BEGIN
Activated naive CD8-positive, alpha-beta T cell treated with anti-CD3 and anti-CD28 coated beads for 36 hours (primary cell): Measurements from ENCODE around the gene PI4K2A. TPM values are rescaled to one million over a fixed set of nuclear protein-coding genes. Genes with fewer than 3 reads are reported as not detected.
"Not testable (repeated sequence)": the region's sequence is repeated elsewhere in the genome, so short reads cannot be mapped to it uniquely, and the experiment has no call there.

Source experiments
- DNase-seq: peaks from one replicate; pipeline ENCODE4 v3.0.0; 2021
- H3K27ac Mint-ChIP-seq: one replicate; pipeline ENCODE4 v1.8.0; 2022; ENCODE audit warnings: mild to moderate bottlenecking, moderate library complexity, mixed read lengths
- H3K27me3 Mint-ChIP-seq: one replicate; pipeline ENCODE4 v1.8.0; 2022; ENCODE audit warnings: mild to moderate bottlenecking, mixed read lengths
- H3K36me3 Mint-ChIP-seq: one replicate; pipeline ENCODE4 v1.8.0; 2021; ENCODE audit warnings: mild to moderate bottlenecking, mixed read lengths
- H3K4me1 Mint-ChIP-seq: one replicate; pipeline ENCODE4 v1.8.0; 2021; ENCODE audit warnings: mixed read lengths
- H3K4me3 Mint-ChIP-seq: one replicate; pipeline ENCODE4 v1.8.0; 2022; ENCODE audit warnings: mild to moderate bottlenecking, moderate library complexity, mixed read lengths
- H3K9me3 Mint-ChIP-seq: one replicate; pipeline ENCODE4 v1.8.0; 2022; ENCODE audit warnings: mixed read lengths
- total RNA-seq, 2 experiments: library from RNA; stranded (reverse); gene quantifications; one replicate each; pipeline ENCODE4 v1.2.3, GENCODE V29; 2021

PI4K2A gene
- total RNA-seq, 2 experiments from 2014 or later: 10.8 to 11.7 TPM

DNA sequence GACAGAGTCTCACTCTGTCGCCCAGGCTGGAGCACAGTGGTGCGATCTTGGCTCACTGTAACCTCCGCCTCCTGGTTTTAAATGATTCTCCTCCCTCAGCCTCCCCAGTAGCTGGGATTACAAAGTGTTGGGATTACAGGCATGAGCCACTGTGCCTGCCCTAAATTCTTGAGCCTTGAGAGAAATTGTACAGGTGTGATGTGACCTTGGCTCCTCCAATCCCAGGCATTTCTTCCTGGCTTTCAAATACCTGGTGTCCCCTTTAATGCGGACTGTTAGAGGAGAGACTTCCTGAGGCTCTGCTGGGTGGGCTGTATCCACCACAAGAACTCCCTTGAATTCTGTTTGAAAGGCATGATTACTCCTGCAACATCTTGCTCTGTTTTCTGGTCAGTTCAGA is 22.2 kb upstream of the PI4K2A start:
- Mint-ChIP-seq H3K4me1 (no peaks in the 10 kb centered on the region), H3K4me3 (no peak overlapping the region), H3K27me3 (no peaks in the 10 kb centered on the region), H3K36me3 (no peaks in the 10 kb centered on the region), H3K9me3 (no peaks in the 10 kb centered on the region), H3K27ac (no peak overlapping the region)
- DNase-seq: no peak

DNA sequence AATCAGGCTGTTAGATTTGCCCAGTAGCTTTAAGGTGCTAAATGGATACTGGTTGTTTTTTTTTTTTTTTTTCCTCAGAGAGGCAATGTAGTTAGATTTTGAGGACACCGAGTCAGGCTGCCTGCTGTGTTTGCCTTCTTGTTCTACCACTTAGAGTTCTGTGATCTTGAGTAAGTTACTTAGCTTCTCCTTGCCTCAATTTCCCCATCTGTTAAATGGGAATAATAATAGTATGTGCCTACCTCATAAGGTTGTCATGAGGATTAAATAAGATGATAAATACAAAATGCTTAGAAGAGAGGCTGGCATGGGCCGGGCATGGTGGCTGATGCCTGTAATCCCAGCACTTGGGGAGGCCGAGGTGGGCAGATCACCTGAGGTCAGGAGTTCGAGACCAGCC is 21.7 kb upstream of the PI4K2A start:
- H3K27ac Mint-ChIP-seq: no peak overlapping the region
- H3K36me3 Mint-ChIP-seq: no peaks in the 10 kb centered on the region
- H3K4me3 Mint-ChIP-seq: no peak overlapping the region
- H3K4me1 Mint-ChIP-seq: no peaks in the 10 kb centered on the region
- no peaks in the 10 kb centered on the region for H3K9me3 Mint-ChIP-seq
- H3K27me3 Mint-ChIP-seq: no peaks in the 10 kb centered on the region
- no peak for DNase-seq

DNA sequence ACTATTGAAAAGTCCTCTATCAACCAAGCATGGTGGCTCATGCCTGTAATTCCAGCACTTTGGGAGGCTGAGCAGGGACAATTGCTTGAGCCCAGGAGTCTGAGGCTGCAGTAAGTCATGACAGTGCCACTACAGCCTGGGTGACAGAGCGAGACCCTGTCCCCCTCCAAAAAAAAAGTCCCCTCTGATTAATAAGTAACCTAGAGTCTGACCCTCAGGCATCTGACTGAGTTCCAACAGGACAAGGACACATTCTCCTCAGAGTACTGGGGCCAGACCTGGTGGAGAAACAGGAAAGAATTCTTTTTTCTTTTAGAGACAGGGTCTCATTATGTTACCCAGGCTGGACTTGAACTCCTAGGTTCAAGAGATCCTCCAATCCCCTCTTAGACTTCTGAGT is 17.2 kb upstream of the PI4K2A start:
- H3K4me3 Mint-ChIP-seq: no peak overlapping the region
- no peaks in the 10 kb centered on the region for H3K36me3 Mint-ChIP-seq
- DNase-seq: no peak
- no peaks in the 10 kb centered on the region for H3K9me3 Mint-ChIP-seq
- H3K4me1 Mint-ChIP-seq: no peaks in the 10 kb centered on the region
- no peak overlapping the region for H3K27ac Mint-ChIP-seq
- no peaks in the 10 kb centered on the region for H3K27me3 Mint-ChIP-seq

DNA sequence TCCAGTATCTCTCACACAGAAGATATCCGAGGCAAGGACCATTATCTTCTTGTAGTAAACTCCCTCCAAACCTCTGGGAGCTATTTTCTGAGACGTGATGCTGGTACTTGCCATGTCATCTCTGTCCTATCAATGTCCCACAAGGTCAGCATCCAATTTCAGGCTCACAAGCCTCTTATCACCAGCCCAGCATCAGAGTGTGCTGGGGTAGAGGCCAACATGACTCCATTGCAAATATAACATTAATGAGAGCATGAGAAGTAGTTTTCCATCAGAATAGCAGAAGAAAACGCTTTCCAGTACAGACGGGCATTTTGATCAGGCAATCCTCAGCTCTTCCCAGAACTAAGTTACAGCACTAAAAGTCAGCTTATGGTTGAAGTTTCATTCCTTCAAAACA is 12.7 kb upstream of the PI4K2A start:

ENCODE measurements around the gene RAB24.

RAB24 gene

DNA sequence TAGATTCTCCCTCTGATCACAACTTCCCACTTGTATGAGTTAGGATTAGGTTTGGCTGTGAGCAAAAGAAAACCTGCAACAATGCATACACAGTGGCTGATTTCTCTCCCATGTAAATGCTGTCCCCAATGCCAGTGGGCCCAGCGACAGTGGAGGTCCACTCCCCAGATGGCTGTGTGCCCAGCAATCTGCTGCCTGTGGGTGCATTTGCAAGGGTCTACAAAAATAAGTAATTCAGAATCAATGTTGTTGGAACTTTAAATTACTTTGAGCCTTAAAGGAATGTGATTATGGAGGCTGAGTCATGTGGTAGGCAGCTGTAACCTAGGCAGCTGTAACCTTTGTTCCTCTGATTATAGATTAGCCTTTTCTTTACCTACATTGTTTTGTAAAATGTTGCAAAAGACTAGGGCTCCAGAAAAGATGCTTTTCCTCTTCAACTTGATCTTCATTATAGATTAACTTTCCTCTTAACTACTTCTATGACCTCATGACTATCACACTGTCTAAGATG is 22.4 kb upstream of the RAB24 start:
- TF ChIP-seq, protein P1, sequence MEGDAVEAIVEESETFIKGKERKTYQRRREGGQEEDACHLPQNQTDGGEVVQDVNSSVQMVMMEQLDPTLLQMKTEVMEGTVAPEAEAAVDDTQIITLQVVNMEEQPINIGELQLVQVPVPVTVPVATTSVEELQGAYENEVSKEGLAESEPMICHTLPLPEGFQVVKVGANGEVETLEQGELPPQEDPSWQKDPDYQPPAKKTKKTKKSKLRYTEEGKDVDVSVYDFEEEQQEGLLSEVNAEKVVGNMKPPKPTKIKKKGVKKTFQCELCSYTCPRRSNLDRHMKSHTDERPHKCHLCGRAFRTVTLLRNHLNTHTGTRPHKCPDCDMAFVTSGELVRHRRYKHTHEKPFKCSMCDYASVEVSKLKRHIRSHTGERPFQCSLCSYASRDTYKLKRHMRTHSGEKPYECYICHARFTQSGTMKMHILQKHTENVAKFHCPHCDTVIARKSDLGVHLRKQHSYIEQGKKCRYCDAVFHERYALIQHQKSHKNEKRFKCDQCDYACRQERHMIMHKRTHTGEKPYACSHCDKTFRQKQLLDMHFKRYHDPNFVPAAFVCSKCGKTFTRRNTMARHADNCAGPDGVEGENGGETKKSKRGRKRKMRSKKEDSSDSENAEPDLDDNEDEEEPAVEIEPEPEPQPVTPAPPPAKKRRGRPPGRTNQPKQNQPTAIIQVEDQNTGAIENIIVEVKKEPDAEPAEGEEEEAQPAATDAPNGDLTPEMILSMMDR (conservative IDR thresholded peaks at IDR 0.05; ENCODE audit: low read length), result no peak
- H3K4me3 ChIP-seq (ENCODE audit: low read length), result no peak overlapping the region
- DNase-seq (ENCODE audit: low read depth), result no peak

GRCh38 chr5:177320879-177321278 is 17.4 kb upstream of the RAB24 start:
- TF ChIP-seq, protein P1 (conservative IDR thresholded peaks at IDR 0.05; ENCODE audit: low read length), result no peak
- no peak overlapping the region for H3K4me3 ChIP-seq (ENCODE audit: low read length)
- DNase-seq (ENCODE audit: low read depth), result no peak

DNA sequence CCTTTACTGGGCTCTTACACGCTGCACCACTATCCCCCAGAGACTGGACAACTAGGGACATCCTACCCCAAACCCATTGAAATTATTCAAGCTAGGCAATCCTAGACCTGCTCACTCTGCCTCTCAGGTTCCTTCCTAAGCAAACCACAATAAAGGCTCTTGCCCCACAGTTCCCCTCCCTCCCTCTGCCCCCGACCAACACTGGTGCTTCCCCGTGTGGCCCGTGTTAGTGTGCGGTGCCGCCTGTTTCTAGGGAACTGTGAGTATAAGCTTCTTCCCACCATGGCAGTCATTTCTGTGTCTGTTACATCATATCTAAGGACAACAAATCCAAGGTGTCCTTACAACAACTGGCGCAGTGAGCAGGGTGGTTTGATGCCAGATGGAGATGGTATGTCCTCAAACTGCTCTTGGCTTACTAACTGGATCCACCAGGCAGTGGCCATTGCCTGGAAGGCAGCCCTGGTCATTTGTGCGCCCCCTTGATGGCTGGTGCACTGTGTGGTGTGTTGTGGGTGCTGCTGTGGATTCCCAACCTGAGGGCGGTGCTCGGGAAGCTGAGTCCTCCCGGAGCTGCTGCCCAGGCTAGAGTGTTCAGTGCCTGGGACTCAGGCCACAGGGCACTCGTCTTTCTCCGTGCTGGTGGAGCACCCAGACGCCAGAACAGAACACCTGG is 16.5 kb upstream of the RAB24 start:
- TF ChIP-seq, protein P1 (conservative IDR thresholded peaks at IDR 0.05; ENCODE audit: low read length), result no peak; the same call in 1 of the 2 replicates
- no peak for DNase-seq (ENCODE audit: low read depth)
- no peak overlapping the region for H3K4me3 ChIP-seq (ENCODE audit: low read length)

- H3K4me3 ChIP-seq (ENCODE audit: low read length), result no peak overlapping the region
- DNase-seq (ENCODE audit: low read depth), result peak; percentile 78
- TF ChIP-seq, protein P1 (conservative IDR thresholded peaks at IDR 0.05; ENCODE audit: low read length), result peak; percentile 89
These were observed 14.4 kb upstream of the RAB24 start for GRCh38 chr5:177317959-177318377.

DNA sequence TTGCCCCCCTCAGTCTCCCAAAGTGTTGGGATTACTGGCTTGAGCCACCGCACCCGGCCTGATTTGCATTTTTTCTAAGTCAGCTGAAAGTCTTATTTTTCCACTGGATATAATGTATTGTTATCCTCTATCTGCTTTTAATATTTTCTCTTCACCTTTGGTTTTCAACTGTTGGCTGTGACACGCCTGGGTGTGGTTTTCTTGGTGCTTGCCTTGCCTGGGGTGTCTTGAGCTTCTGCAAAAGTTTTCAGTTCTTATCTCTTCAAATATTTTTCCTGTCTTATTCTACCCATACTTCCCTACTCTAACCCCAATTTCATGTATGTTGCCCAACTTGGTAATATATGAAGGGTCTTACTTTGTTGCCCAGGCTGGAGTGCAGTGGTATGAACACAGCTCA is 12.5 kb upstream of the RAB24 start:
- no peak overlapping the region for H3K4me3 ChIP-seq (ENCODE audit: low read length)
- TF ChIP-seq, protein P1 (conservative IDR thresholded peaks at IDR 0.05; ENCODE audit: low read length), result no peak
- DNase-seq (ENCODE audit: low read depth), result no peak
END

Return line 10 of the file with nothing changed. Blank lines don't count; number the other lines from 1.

- H3K9me3 Mint-ChIP-seq: one replicate; pipeline ENCODE4 v1.8.0; 2022; ENCODE audit warnings: mixed read lengths